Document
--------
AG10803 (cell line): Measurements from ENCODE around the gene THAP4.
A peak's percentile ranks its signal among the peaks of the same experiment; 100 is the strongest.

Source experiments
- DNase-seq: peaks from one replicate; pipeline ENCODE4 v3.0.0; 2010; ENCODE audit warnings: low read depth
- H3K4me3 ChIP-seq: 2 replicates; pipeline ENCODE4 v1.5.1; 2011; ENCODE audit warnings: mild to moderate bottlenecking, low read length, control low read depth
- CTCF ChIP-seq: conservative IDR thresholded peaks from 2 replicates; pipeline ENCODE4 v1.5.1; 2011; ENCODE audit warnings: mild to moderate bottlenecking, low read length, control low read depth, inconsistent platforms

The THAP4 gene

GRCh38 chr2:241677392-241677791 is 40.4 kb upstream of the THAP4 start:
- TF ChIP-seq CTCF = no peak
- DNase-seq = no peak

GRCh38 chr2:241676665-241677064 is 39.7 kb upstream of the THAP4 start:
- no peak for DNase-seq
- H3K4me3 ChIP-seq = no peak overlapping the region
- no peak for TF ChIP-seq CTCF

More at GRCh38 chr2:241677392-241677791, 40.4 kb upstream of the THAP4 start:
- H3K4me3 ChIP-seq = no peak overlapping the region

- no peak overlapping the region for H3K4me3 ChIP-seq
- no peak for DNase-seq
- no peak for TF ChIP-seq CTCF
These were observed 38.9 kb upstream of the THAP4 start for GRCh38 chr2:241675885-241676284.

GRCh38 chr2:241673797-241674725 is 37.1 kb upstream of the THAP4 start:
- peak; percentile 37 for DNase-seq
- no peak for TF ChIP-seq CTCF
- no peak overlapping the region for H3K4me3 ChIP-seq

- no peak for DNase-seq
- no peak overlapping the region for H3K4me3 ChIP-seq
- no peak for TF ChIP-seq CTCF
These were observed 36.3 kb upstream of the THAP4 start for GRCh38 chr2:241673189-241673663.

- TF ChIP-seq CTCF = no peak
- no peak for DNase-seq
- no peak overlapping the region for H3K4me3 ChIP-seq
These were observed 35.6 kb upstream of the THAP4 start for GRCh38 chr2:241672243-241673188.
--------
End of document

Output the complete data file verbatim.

AG10803 (cell line): Measurements from ENCODE around the gene THAP4.
A peak's percentile ranks its signal among the peaks of the same experiment; 100 is the strongest.

Source experiments
- DNase-seq: peaks from one replicate; pipeline ENCODE4 v3.0.0; 2010; ENCODE audit warnings: low read depth
- H3K4me3 ChIP-seq: 2 replicates; pipeline ENCODE4 v1.5.1; 2011; ENCODE audit warnings: mild to moderate bottlenecking, low read length, control low read depth
- CTCF ChIP-seq: conservative IDR thresholded peaks from 2 replicates; pipeline ENCODE4 v1.5.1; 2011; ENCODE audit warnings: mild to moderate bottlenecking, low read length, control low read depth, inconsistent platforms

The THAP4 gene

GRCh38 chr2:241677392-241677791 is 40.4 kb upstream of the THAP4 start:
- TF ChIP-seq CTCF = no peak
- DNase-seq = no peak

GRCh38 chr2:241676665-241677064 is 39.7 kb upstream of the THAP4 start:
- no peak for DNase-seq
- H3K4me3 ChIP-seq = no peak overlapping the region
- no peak for TF ChIP-seq CTCF

More at GRCh38 chr2:241677392-241677791, 40.4 kb upstream of the THAP4 start:
- H3K4me3 ChIP-seq = no peak overlapping the region

- no peak overlapping the region for H3K4me3 ChIP-seq
- no peak for DNase-seq
- no peak for TF ChIP-seq CTCF
These were observed 38.9 kb upstream of the THAP4 start for GRCh38 chr2:241675885-241676284.

GRCh38 chr2:241673797-241674725 is 37.1 kb upstream of the THAP4 start:
- peak; percentile 37 for DNase-seq
- no peak for TF ChIP-seq CTCF
- no peak overlapping the region for H3K4me3 ChIP-seq

- no peak for DNase-seq
- no peak overlapping the region for H3K4me3 ChIP-seq
- no peak for TF ChIP-seq CTCF
These were observed 36.3 kb upstream of the THAP4 start for GRCh38 chr2:241673189-241673663.

- TF ChIP-seq CTCF = no peak
- no peak for DNase-seq
- no peak overlapping the region for H3K4me3 ChIP-seq
These were observed 35.6 kb upstream of the THAP4 start for GRCh38 chr2:241672243-241673188.